Faced with possible immediate problems, climate change may move down the priority list for some. If a Scenario C type of situation should occur, it would likely pull down natural gas and coal production, in addition to oil production. Food and water supplies could easily be affected. One might expect population to decline--if not immediately, over a period of years.
It seems to me that one of the types of mitigations we would want to consider in planning for Scenario C is restoring technology of the type we had prior to the industrial revolution. At that time, there were wind turbines made with local materials that were used to power some factories. We also made use of canal boats for transportation of goods. Ropes and knots were also used to a significantly greater extent than they are used today.
Steps would also need to be taken to develop food production capabilities without using fossil fuels, and also for pumping or otherwise gathering water. Food storage would be another major area of concern.
If Scenario C is really an issue, one almost feels powerless. What politician would ever consider such an extreme scenario? But even if a Scenario B evolves toward a Scenario C because things start falling apart after many years, one would still need plans for local food and water production that do not depend on fossil fuels.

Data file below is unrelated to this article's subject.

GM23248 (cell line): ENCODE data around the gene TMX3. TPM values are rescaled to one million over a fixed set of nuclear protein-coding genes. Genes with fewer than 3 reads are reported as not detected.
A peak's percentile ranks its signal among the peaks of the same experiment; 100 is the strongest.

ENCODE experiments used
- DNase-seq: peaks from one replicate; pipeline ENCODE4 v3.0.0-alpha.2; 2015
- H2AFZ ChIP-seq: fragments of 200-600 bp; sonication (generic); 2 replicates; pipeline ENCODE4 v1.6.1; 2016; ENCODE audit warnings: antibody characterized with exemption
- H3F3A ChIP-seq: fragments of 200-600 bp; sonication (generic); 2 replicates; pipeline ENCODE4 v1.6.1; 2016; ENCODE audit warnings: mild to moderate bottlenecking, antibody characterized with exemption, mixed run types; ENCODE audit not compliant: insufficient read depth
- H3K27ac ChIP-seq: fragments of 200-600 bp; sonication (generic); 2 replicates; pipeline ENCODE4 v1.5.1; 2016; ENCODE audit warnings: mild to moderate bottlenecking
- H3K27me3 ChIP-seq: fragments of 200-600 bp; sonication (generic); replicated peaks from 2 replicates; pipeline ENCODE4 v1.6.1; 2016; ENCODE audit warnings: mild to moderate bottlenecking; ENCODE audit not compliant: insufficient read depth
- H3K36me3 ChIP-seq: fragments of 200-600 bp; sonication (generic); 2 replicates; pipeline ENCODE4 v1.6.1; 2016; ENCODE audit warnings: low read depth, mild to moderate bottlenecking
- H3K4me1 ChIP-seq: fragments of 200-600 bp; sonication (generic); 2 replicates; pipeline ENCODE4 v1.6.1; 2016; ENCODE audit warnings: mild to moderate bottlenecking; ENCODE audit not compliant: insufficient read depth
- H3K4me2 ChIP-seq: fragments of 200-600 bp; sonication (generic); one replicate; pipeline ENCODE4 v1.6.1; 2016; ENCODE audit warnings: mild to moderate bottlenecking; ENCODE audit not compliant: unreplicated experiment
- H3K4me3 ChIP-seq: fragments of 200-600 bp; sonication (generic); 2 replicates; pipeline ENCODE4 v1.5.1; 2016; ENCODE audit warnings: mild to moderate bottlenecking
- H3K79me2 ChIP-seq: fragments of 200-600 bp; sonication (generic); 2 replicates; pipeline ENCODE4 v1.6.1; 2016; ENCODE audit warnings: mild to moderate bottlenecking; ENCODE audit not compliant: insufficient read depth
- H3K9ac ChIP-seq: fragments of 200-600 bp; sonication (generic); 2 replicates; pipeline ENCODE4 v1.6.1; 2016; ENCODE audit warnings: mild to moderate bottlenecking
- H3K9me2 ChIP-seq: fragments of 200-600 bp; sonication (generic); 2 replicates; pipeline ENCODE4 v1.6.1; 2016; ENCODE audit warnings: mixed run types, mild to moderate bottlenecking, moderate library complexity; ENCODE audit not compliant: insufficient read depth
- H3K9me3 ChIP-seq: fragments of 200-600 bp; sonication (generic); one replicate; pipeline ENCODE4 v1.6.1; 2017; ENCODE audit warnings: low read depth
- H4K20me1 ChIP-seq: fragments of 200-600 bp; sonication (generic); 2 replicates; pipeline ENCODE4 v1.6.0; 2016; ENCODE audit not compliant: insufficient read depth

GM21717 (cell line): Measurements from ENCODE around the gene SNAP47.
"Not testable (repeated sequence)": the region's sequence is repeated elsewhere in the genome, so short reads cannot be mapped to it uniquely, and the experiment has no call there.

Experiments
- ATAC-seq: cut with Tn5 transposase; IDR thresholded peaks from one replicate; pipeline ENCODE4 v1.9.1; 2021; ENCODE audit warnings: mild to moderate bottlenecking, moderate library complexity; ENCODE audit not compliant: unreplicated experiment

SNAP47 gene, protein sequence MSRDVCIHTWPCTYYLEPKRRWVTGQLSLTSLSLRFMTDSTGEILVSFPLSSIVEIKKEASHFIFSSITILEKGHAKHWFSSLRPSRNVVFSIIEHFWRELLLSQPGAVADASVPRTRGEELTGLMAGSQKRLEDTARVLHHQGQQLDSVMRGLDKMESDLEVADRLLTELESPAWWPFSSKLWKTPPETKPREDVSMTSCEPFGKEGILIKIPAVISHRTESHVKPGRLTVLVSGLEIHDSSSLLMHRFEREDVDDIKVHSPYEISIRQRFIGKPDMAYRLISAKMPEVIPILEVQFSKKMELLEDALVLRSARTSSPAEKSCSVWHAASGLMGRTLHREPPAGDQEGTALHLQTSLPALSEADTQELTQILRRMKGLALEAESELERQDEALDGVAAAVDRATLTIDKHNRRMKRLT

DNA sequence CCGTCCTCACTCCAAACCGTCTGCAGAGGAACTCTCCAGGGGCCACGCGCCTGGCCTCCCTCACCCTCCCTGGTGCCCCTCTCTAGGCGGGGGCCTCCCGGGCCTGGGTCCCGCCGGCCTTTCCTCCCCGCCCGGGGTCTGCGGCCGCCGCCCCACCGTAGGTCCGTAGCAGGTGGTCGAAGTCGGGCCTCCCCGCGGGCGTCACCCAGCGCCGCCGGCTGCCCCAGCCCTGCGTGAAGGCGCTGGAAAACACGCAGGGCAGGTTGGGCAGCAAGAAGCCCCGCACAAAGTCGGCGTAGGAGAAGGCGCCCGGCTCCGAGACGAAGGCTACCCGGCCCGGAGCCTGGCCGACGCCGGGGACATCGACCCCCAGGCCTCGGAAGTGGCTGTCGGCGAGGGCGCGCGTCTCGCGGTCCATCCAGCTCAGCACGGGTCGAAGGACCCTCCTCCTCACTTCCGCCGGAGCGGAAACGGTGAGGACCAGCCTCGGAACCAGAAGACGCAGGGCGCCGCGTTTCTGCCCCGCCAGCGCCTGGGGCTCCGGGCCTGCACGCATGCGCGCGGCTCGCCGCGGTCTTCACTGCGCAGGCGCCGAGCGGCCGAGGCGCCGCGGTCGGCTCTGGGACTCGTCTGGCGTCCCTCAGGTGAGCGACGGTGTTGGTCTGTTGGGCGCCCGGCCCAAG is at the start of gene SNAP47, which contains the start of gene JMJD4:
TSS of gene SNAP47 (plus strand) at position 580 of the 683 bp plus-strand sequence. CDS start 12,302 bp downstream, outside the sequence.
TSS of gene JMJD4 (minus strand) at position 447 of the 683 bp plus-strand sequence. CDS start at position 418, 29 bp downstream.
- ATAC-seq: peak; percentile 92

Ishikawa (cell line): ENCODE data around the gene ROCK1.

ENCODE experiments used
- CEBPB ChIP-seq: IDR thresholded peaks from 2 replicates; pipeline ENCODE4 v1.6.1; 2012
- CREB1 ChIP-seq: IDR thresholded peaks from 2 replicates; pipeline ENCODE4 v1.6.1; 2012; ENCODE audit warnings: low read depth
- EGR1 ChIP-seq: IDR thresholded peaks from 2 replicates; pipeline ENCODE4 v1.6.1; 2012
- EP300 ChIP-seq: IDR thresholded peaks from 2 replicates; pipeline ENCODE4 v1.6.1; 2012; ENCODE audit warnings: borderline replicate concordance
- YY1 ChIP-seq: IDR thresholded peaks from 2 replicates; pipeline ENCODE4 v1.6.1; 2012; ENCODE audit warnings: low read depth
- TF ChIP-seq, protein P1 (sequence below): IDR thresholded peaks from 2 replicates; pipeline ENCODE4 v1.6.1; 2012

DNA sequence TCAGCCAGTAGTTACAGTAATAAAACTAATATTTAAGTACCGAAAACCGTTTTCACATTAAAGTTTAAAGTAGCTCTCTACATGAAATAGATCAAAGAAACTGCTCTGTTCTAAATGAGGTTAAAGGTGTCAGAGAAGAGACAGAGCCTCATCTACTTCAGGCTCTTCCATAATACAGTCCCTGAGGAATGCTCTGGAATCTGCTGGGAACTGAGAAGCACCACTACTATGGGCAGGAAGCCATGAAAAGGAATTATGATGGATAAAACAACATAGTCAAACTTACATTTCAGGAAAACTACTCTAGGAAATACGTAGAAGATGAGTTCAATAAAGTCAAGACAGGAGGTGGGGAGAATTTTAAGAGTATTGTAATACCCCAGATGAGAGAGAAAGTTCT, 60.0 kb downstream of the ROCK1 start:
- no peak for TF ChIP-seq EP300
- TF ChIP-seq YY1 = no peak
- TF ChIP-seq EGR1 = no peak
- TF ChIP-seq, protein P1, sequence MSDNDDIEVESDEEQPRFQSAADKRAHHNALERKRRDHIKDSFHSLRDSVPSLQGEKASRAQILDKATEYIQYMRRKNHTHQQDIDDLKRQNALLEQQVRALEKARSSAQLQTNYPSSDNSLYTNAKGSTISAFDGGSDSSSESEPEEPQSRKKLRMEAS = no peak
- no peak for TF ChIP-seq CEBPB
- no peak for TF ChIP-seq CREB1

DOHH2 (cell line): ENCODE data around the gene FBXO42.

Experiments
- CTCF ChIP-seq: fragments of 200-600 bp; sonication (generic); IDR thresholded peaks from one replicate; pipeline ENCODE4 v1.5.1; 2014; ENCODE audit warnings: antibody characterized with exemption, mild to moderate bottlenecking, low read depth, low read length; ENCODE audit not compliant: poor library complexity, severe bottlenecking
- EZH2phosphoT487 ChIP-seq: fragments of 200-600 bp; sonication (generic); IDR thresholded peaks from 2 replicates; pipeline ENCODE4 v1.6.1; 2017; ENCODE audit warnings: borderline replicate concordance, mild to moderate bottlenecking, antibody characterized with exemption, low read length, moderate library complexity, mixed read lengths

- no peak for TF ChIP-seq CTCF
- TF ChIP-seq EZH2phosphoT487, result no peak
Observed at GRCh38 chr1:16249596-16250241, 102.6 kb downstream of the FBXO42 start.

I should add that I do not see any way that wind and solar PV are, on their own, self-sustaining. To me, they can only be produced with fossil fuels. They will stop working not long after fossil fuel support ceases to be available. For example, suppose you have a solar PV panel. If it is part of a grid connected system, it will stop functioning when the grid stops. If it is separate, it will be useful only as long as the appliance to which it is connected still works. If we lose the ability to make new computers and light bulbs, the solar panel will have much less use.
Most people would say that we really don't know for certain which scenario is ahead. As a result, we perhaps need to look at both Scenarios B and C, weighted as we think appropriate, in terms of what types of planning we will do.
There are no doubt some variations I left out. If one sees financial markets as being able to mitigate Scenario B, perhaps this might lead to higher oil and gas prices, and more fossil fuel production. In this case, the result may be something between Scenario A and Scenario B. The reason I tend to discount this possibility is because high fossil fuel prices tend to cause recession, and bring oil and gas prices back down again. At this point we don't have good substitutes (on any reasonable scale) for oil, gas, and coal, either. The substitute that comes closest is ethanol, and it is in competition with resources needed for food.
It is important that we think through which scenario(s) are most likely, and how this affects where we choose to place our priorities. While it would be nice to be able to do every type of mitigation, some may not be helpful, and may even be counter-productive. We also don't have resources to do everything, so we need to make choices.